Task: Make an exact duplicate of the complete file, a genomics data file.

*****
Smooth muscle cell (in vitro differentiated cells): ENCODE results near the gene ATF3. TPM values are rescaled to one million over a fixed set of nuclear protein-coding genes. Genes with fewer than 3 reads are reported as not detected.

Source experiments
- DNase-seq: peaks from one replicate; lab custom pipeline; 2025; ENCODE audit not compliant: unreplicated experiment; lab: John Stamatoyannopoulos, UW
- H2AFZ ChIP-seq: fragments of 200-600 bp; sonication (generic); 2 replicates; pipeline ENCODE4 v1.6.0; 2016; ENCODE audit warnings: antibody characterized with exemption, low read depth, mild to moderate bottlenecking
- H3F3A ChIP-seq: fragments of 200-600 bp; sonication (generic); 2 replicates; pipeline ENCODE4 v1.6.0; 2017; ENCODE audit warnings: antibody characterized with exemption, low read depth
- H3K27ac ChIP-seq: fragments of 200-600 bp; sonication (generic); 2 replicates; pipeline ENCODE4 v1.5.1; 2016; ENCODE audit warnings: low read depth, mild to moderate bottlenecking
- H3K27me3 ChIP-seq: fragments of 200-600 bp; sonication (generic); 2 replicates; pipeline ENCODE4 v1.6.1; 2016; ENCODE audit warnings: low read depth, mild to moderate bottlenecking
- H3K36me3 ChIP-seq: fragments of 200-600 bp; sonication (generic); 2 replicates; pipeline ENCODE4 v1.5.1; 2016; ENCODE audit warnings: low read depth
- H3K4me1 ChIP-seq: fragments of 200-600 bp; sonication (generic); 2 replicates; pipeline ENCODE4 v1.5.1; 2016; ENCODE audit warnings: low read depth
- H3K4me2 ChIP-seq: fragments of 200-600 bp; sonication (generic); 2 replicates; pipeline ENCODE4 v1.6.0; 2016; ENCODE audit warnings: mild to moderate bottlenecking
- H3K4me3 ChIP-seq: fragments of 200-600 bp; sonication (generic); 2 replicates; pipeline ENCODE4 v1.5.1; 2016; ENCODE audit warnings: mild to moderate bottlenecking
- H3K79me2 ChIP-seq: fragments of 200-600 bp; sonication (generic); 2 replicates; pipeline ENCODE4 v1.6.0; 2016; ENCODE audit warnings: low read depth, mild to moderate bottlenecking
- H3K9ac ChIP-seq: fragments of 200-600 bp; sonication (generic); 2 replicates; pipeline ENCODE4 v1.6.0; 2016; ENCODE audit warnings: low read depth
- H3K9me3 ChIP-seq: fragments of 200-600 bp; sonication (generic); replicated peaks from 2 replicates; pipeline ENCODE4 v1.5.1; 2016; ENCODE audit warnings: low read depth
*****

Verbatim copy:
Smooth muscle cell (in vitro differentiated cells): ENCODE results near the gene ATF3. TPM values are rescaled to one million over a fixed set of nuclear protein-coding genes. Genes with fewer than 3 reads are reported as not detected.

Source experiments
- DNase-seq: peaks from one replicate; lab custom pipeline; 2025; ENCODE audit not compliant: unreplicated experiment; lab: John Stamatoyannopoulos, UW
- H2AFZ ChIP-seq: fragments of 200-600 bp; sonication (generic); 2 replicates; pipeline ENCODE4 v1.6.0; 2016; ENCODE audit warnings: antibody characterized with exemption, low read depth, mild to moderate bottlenecking
- H3F3A ChIP-seq: fragments of 200-600 bp; sonication (generic); 2 replicates; pipeline ENCODE4 v1.6.0; 2017; ENCODE audit warnings: antibody characterized with exemption, low read depth
- H3K27ac ChIP-seq: fragments of 200-600 bp; sonication (generic); 2 replicates; pipeline ENCODE4 v1.5.1; 2016; ENCODE audit warnings: low read depth, mild to moderate bottlenecking
- H3K27me3 ChIP-seq: fragments of 200-600 bp; sonication (generic); 2 replicates; pipeline ENCODE4 v1.6.1; 2016; ENCODE audit warnings: low read depth, mild to moderate bottlenecking
- H3K36me3 ChIP-seq: fragments of 200-600 bp; sonication (generic); 2 replicates; pipeline ENCODE4 v1.5.1; 2016; ENCODE audit warnings: low read depth
- H3K4me1 ChIP-seq: fragments of 200-600 bp; sonication (generic); 2 replicates; pipeline ENCODE4 v1.5.1; 2016; ENCODE audit warnings: low read depth
- H3K4me2 ChIP-seq: fragments of 200-600 bp; sonication (generic); 2 replicates; pipeline ENCODE4 v1.6.0; 2016; ENCODE audit warnings: mild to moderate bottlenecking
- H3K4me3 ChIP-seq: fragments of 200-600 bp; sonication (generic); 2 replicates; pipeline ENCODE4 v1.5.1; 2016; ENCODE audit warnings: mild to moderate bottlenecking
- H3K79me2 ChIP-seq: fragments of 200-600 bp; sonication (generic); 2 replicates; pipeline ENCODE4 v1.6.0; 2016; ENCODE audit warnings: low read depth, mild to moderate bottlenecking
- H3K9ac ChIP-seq: fragments of 200-600 bp; sonication (generic); 2 replicates; pipeline ENCODE4 v1.6.0; 2016; ENCODE audit warnings: low read depth
- H3K9me3 ChIP-seq: fragments of 200-600 bp; sonication (generic); replicated peaks from 2 replicates; pipeline ENCODE4 v1.5.1; 2016; ENCODE audit warnings: low read depth